And with Hoiberg as the coach?

Good luck beating us.

– Randy Peterson

Team Tommy

PG Jamaal Tinsley

SG Naz Mitrou-Long

SF Georges Niang

PF Marcus Fizer

C Zaid Abdul-Aziz

Coach: Larry Eustachy

My last pick in our draft may have been the most important.

After selecting my five-man roster, I needed the perfect person to run the team. My roster was formed full of strength, size and toughness. Who better to lead a team like that than Larry Eustachy?

Eustachy, who preached toughness to his teams would love coaching a roster that includes size of Zaid Abdul-Aziz, the toughness of Marcus Fizer, the tenacity of Jamaal Tinsey, the versatility of Georges Niang and the sweet shooting with Naz Mitrou-Long.

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No one ever wanted to face one of Eustachy’s tough teams. But with all those other dynamics mixed in? Watch out.

The most impressive part of this team: They’ve won against anyone and everywhere.

Tinsley won at Allen Fieldhouse, Fizer took Iowa State to the Elite Eight, Niang and Mitrou-Long spearheaded perhaps the most successful run in program history and Abdul-Aziz’s jersey hangs in the rafters of Hilton Coliseum. Even Eustachy won over 100 games before his abrupt departure at Iowa State.

Good luck attacking the hoop with the 6-foot-9 Abdul-Aziz in the lane.

Try stopping Fizer who averaged 22.8 points per game during his final season.

You wouldn’t find more of a mismatch nightmare in Niang.

Don’t even think about trying to slow down Tinsley who could weave his way through any sort of traffic to find an open man.

And when the game is on the line, you always knew you could count on Mitrou-Long to hit a big basket, especially if we’re playing Oklahoma State.

The five represent three different areas of ISU basketball but could there be a better locker room? Niang and Mitrou-Long were the perfect two to bring a team together. The two already teamed up to bring together perhaps the most successful ISU squads in school history.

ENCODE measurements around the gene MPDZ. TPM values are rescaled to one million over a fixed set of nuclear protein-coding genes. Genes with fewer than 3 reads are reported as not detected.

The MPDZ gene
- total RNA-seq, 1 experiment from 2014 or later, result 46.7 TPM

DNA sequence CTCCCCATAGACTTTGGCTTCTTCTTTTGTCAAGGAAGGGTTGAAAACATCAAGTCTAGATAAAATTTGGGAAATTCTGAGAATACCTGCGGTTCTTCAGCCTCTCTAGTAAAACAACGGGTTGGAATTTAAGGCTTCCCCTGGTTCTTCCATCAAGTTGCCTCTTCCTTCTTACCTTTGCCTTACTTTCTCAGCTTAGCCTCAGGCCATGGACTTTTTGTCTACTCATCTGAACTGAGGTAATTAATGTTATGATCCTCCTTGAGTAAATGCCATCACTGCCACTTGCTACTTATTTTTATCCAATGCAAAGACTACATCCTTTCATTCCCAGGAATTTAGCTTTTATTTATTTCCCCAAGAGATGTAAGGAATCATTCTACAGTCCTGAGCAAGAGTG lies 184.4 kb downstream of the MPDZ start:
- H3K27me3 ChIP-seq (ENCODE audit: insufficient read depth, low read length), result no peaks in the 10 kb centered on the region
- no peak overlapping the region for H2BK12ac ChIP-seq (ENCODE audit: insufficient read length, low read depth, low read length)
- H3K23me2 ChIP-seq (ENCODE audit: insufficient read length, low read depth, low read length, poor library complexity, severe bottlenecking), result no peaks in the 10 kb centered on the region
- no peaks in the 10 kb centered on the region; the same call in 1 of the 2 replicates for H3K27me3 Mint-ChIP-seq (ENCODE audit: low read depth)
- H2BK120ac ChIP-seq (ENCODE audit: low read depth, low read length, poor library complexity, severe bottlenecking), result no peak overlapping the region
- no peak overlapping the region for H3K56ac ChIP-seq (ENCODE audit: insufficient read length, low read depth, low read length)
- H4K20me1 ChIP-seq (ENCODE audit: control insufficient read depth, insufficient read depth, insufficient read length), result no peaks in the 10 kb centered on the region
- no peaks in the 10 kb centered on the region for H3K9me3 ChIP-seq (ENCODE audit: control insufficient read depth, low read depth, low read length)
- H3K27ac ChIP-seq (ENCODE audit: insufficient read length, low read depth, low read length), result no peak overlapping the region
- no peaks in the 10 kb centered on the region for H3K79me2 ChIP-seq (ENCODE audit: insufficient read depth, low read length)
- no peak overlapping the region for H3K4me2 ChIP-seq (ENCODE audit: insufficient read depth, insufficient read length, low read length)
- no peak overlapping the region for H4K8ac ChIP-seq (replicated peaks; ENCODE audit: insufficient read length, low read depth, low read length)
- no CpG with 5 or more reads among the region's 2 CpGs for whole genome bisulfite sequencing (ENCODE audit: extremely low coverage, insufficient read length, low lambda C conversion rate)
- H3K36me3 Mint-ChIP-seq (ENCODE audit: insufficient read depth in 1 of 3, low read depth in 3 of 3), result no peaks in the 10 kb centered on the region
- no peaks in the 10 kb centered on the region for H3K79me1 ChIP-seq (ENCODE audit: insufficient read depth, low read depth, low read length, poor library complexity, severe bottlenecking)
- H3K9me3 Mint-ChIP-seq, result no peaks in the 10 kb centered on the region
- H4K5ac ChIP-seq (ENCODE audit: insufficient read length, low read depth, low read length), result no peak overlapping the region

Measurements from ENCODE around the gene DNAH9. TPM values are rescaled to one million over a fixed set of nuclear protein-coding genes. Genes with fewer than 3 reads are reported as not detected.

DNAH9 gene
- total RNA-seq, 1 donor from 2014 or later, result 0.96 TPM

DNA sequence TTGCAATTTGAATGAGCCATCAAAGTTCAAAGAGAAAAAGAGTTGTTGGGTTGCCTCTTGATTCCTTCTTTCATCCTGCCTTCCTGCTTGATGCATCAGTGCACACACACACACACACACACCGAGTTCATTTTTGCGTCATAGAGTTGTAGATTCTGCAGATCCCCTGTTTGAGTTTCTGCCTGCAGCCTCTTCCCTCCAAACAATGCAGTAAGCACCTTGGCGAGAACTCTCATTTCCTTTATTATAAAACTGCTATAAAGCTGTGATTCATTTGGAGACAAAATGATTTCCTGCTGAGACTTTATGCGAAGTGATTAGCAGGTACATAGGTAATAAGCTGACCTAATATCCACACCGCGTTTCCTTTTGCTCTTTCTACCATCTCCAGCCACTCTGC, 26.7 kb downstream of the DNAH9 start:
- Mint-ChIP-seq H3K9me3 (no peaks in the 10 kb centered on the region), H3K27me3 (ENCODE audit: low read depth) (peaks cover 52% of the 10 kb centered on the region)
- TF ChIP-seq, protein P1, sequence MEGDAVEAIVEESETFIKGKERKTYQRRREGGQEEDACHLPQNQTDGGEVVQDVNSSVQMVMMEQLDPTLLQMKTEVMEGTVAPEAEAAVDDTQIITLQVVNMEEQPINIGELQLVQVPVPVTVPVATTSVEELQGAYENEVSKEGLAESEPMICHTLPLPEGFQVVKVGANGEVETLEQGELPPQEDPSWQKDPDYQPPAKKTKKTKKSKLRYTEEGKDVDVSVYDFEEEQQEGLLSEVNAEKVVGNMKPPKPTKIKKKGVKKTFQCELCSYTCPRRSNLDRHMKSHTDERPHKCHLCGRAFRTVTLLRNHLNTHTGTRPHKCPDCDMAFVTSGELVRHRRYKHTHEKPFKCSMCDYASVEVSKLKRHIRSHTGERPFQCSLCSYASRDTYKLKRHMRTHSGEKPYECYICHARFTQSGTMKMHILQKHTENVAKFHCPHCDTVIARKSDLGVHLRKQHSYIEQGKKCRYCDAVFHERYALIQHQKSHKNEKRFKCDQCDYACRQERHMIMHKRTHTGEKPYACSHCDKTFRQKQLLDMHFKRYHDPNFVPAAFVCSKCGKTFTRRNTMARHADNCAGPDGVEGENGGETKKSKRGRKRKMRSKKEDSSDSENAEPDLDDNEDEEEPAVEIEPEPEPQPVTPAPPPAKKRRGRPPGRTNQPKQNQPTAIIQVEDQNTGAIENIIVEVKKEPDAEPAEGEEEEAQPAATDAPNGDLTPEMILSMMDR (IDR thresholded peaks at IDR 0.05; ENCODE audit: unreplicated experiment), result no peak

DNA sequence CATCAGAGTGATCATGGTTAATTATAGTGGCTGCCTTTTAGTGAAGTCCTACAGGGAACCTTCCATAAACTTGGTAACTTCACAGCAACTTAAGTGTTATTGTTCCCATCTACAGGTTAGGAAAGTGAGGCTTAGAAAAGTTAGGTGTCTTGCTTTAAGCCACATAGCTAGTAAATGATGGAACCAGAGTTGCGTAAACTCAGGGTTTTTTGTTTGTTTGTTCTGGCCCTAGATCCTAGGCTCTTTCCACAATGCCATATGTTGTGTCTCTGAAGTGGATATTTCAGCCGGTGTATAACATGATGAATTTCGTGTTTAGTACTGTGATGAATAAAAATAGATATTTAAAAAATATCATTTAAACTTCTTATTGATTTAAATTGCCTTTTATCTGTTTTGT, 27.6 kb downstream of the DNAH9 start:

After winning at Phog, Tinsley once famously called it ‘just another gym.’

This isn’t just another team. This is the best Cyclone team you’ll find.

– Tommy Birch

Team Travis

PG Tyrese Haliburton

SG Jeff Hornacek

SF Fred Hoiberg

PF Barry Stevens

C Royce White

Coach: Johnny Orr

This squad is scoring 120 every night out. We might give up 105, but we’re scoring 120.

There’s simply no way of stopping this team offensively. We’ve got five players who legitimately could play point guard. It’s an extremely skilled group. We put Royce White at center, surround him with four guys that can shoot it at a high level and put points on the board.

Barry Stevens is going to fill it up, you guys.

There’s no way to defend it with the space we’d create and five players who all have extremely high basketball IQ. I’ve got two NBA coaches on the floor, after all, in Fred Hoiberg and Jeff Hornacek. Those two have some game, too, if you’ll remember. Hoiberg led the NBA in 3-point shooting percentage in his final season while Hornacek was an All-Star, 20-point scorer and 40 percent career 3-point shooter in the League.

The shooting on this team is obvious, but the passing would be elite, too. White was one of the most creative passers I’ve ever seen while Hornacek was ISU’s all-time assist leader until Monte Morris recently surpassed him. Tyrese Haliburton is a wildly gifted passer, too.

This team might not be the strongest defensively, but, at minimum, we’re capable of switching one-through-four, and here’s guessing I could switch one-through-five in a pinch with what a physical presence White is at his size and with his agility and quickness. The whole is greater than the sum of the parts here, is what I’m saying.

And with Johnny Orr as our coach, there’s no doubt we’re going to get up and down, playing at a blazing pace while we hoist 3s and put the scoreboard to work.

There’s no way any other team is going to be able to keep up with us.

– Travis Hines

All-Time Cyclones Hoops Draft

1. Monte Morris

2. Jamaal Tinsley

3. Royce White

4. Tyrese Haliburton

5. Georges Niang

6. Jeff Grayer

7. Talen Horton-Tucker

8. Marcus Fizer

9. Jeff Hornacek

10. Fred Hoiberg

11. Naz Mitrou-Long

12. Tyrus McGee

13. Kelvin Cato

14. Zaid Abdul-Aziz

15. Barry Stevens

Source: Des Moines Register